# [R-sig-ME] [R] linear mixed model required for the U.S. FDA

Ben Bolker bbo|ker @end|ng |rom gm@||@com
Mon Aug 19 16:47:02 CEST 2019

```  [It's helpful to keep the full content of the thread included ...]

The SAS documentation says:

You can also use TYPE=FA0(2) here to request a estimate that is
constrained to be nonnegative definite.

This suggests to me that the model specified is probably singular
(variances equal to zero or correlation equal to +/- 1).  (What do SAS
etc. say if you ask them to report random effect var-cov matrices?)

It is possible to hack lmer to get term-specific residual variances,
*if* you know in advance which residual variance is the smallest (since
this is done by adding an additional variance term, which must be positive).

glmmTMB can do term-specific residual variances as well, but isn't as
happy with singular fits.

nlme takes a lot of iterations to think it's converged because (like
glmmTMB) it's fitting the variance-covariance matrix on a log-Cholesky
scale, which means that it is basically trying to optimize to an
infinite parameter value -- it stops when things look "flat enough".

My results (still had to hack the sign of the effect ...)

estimate  std.error       PE
glmmTMB 0.1454574 0.04609280 1.156568
nlme    0.1466579 0.04673533 1.157958
lmer    0.1454644 0.04650146 1.156577
SAS     0.1454643 0.04650124 1.156576

I agree that nlme does worst, but I'm a little alarmed that someone at
the FDA is quibbling over a 0.2% difference [all.equal(1.158,1.156)] in
a numerical computation that has a SE that's about 33% of its mean ...

====
library(RCurl)
library(lme4)
library(nlme)
library(glmmTMB)
library(emmeans)
library(broom.mixed)
data <- read.csv(text = url, colClasses=c(rep("factor", 4), "numeric"))
options(contrasts=c("contr.SAS","contr.poly"))
##     ‘contr.SAS’ is a wrapper for contr.treatment that sets the base
##     level to be the last level of the factor.  The coefficients
##     produced when using these contrasts should be equivalent to those
##     produced by many (but not all) SAS procedures.
mod1 <- glmmTMB(log(PK) ~ period + sequence + treatment +
(treatment|subject),
disp=~treatment-1,
data = data)

mod2 <- lme(log(PK) ~ period + sequence + treatment ,
random = ~ treatment | subject, data = data,
weights = varIdent(~treatment),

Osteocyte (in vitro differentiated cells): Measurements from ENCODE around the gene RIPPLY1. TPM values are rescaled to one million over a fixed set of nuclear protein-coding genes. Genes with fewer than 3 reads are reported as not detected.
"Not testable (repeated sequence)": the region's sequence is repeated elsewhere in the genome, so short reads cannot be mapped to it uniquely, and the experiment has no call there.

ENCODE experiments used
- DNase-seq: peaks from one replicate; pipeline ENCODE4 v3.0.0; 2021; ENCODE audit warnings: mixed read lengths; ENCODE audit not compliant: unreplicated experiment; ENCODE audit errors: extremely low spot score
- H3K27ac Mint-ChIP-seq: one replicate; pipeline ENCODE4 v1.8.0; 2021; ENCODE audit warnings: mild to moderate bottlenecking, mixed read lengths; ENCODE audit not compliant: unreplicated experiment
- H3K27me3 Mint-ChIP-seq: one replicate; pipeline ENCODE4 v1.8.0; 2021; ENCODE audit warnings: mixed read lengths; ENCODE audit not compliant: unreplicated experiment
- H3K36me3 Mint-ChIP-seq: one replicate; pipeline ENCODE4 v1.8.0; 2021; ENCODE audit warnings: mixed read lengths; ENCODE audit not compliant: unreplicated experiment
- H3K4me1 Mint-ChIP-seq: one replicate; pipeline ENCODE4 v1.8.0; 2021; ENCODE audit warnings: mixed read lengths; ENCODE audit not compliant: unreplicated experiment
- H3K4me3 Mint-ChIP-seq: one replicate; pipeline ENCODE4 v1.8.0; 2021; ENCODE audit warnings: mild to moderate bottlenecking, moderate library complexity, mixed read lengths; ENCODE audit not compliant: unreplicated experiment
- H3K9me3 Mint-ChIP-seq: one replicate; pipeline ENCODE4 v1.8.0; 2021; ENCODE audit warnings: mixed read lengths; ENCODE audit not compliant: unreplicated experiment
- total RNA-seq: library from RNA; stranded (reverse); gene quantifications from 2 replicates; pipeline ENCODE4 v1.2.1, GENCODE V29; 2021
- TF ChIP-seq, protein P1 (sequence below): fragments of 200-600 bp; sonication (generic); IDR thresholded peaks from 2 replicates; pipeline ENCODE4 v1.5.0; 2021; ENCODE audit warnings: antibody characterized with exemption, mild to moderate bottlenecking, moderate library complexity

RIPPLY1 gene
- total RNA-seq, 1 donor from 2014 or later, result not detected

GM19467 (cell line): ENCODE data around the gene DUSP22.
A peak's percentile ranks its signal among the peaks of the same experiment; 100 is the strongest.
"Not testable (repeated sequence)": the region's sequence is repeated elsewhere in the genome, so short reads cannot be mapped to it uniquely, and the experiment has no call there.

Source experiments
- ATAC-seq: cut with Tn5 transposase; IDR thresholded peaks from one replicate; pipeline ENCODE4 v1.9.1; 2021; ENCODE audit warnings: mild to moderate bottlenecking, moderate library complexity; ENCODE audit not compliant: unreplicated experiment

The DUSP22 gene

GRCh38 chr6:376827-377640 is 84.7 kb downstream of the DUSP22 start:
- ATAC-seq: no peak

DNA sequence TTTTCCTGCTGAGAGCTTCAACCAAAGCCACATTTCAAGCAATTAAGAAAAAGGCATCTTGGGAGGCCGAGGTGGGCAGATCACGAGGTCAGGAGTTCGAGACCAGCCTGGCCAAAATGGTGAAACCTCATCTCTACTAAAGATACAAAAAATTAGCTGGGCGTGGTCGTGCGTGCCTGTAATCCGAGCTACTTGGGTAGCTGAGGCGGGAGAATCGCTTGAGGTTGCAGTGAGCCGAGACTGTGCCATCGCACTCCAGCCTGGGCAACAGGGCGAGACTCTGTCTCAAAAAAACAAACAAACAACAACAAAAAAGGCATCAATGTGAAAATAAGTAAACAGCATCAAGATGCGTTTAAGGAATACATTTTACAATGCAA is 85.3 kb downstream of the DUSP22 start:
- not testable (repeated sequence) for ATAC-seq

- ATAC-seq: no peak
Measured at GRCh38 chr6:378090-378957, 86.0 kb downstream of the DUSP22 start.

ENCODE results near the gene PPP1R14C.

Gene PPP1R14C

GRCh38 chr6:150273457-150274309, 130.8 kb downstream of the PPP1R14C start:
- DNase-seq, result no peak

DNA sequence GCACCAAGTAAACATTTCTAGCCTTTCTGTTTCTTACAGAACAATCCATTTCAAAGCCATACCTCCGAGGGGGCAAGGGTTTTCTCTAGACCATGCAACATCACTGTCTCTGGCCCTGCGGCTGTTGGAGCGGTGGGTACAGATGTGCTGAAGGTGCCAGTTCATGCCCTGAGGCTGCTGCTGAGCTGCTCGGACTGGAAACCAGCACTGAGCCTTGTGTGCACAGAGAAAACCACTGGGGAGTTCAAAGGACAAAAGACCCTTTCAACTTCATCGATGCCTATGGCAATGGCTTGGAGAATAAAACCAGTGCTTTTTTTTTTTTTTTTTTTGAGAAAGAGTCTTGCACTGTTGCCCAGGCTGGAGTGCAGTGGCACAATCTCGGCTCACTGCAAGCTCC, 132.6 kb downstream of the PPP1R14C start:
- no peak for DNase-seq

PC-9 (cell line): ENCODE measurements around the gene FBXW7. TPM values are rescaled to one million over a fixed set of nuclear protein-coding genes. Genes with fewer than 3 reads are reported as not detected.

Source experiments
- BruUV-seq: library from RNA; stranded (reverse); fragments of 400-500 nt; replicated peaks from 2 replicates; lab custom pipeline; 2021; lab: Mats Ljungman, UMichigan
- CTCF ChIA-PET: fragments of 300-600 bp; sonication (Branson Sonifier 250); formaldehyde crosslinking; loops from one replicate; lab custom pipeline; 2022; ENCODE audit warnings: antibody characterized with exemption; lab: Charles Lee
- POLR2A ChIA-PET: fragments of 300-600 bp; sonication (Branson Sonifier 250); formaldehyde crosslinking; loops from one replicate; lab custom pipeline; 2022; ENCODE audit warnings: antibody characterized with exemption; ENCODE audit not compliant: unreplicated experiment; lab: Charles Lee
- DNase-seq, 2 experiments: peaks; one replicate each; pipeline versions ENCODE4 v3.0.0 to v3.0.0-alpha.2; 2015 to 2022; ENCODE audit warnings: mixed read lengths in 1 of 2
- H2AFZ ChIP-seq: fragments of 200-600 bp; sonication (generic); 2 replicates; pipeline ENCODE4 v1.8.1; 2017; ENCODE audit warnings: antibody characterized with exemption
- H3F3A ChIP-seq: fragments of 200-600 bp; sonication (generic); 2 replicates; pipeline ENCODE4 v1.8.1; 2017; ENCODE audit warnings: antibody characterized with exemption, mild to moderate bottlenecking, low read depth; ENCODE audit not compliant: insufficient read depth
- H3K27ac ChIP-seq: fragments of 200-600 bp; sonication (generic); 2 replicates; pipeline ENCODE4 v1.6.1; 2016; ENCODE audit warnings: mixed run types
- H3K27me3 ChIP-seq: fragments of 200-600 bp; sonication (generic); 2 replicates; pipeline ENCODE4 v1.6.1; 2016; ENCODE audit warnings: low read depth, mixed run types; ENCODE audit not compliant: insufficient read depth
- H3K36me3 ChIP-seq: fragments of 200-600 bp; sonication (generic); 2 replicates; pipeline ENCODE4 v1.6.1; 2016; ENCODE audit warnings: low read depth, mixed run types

control=lmeControl(maxIter=10000, msMaxIter=10000,
msMaxEval=10000))

data\$obs <- factor(seq(nrow(data)))
mod3 <- lmer(log(PK) ~ period + sequence + treatment + (treatment|subject) +
(dummy(treatment,"R")+0|obs),
data=data,
control=lmerControl(check.nobs.vs.nlev="ignore"))

modList <- list(glmmTMB=mod1, nlme=mod2, lmer=mod3)
ff <- function(x) {
res <- subset(tidy(x, effect="fixed"), term=="treatmentR",
select=c(estimate,std.error))
## hack sign
res\$estimate <- -res\$estimate
return(as.data.frame(res))
}
res <- do.call(rbind,c(lapply(modList, ff),
list(SAS=data.frame(estimate=0.1454643,
std.error=0.04650124))))
res\$PE <- exp(res\$estimate)
lapply(modList,logLik)

On 2019-08-19 8:41 a.m., Helmut Schütz wrote:
> Dear Thierry,
>
> Thierry Onkelinx wrote on 2019-08-19 14:13:
>> Please do check all parameters. I recall that SAS and R use a
>> different style of dummy coding factor variable.
>
> I’m not a SASian. Hence, I can’t tell. In R factors specified as
> characters are handled in lexical order and internally coded as integers
> starting with 1.
>
>> If that is not the case, please write the full equation for the SAS
>> model. The language of mathematics is the best way to clearly describe
>> a model and thus to compare models.
>
> Agree.
> Unfortunately the SAS code is all the FDA gives. I think everything is
> clear except the covariance structure given by FA0(2).
> See
> https://support.sas.com/documentation/cdl/en/statug/63033/HTML/default/viewer.htm#statug_mixed_sect019.htm#statug.mixed.mixedrandomtypefa0
> Table 56.13
> Sorry, beyond me.

> Best regards,
> Helmut
>

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